Okay, for me it were the horses, hats, guns, big hats and … well, those even bigger beards were a bit over the top
But it felt like a western, unlike, for instance, Glory

I see other people’s point though


(scherpschutter) #14

I think we can all agree on this


(AceHigh) #15

1967’s A Time For Killing starring Glenn Ford, George Hamilton, Inger Stevens, and a young Harrison Ford is a good little “war western.” Hamilton is a Reb officer that refuses to acknowledge the Civil War is over and Ford is a Yankee officer that is tracking him down.


(korano) #16

I didn’t check to see if someone alreadfy listed films I’m going to mention but I enjoy maing lists so…

Spaghetti:
Da Good, da Bad, and da Ugly
Reason to Live, Reason to Die
Duck, You Sucker
Bullet for the General
Kill Them All and Come Back Alone
The Mercenary
I Want Him Dead
Bullet for Sandoval
Companeros
Adios, Sabata
His Name Was Holy Ghost (?)
They Call Him Hallelujah
Those Dirty Dogs
Tepepa!!!
The Five Man Army
The Dirty Outlaws
Get Mean (?)
Cut Throats Nine (?)
Guns for San Sebastian (?)

American:
Wild Bunch
They Died with Their Boots On
Vera Cruz


(Dillinger) #17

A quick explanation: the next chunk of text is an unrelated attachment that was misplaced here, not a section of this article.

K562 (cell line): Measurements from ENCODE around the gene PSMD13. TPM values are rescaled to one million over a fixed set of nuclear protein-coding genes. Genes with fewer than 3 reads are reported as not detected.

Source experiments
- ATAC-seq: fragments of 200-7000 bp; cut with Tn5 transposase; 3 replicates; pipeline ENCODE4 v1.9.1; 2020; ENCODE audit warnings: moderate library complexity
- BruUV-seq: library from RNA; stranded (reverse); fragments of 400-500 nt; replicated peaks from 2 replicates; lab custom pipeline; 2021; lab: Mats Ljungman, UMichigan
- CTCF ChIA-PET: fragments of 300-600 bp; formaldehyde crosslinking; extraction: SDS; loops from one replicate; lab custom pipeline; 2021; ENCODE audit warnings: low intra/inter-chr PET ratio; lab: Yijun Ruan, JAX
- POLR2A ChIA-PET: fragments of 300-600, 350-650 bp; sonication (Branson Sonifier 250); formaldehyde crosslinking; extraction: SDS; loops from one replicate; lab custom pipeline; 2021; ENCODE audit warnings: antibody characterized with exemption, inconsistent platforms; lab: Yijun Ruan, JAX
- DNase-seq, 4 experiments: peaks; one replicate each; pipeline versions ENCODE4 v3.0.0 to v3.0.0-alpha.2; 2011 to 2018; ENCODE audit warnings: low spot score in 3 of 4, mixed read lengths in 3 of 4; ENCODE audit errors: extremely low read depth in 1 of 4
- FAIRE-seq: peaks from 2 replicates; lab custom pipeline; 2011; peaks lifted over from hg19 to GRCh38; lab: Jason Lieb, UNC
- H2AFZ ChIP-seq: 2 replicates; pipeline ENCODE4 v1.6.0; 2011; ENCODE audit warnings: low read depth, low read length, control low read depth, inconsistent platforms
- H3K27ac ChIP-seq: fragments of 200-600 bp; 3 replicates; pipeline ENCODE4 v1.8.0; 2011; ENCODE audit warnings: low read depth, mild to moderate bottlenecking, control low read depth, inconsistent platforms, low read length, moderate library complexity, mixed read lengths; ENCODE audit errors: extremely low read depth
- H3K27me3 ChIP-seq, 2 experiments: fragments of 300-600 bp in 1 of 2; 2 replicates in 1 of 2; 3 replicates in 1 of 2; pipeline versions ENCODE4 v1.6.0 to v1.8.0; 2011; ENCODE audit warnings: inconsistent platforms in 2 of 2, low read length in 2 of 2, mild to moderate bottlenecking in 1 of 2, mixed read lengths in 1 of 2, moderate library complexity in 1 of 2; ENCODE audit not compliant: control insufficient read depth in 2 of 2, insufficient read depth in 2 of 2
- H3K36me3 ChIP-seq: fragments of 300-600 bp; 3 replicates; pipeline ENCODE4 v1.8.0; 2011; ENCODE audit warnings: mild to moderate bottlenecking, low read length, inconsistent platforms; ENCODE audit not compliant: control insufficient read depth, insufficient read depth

Cut throats nine?

Because Undari is a soldier?


(Frank Talby) #18

The Good, The Bad, and The Ugly :
shows exactly how futile and callous war is, regardless of how noble the cause may be.

A Bullet for the General
an excellent example of conflict during the Mexican Revolution

A Fistful of Dynamite aka Duck You Sucker!
Coburn and Steiger together waging war in Mexico - what’s not to love?


(korano) #19

[quote=“Dillinger, post:17, topic:1517”]Cut throats nine?

Because Undari is a soldier?[/quote]Apparently it is set in the Civil War but I my self am not sure about it so that is why the question mark is there.


(korano) #20

Just had a revelationabout these types of westerns. I really like em’. Great action. And yes, if you know me weel enough you know where I’m going with this. ;D Article!